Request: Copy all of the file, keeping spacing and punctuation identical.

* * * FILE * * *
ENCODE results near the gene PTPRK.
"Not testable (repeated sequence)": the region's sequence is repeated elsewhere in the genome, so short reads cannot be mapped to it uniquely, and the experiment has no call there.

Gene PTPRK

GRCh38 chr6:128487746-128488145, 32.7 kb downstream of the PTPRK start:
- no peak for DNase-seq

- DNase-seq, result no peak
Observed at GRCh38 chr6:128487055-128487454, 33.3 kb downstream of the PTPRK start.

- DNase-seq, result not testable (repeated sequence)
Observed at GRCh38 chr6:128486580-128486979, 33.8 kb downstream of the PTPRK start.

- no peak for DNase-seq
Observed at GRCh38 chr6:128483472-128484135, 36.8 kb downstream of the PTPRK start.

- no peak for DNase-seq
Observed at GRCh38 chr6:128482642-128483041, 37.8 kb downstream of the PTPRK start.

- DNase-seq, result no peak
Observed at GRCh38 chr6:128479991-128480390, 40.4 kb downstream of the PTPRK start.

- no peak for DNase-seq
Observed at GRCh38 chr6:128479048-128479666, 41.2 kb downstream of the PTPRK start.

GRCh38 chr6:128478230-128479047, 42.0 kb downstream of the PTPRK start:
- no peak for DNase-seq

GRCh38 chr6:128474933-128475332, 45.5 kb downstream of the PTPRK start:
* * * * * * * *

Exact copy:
ENCODE results near the gene PTPRK.
"Not testable (repeated sequence)": the region's sequence is repeated elsewhere in the genome, so short reads cannot be mapped to it uniquely, and the experiment has no call there.

Gene PTPRK

GRCh38 chr6:128487746-128488145, 32.7 kb downstream of the PTPRK start:
- no peak for DNase-seq

- DNase-seq, result no peak
Observed at GRCh38 chr6:128487055-128487454, 33.3 kb downstream of the PTPRK start.

- DNase-seq, result not testable (repeated sequence)
Observed at GRCh38 chr6:128486580-128486979, 33.8 kb downstream of the PTPRK start.

- no peak for DNase-seq
Observed at GRCh38 chr6:128483472-128484135, 36.8 kb downstream of the PTPRK start.

- no peak for DNase-seq
Observed at GRCh38 chr6:128482642-128483041, 37.8 kb downstream of the PTPRK start.

- DNase-seq, result no peak
Observed at GRCh38 chr6:128479991-128480390, 40.4 kb downstream of the PTPRK start.

- no peak for DNase-seq
Observed at GRCh38 chr6:128479048-128479666, 41.2 kb downstream of the PTPRK start.

GRCh38 chr6:128478230-128479047, 42.0 kb downstream of the PTPRK start:
- no peak for DNase-seq

GRCh38 chr6:128474933-128475332, 45.5 kb downstream of the PTPRK start: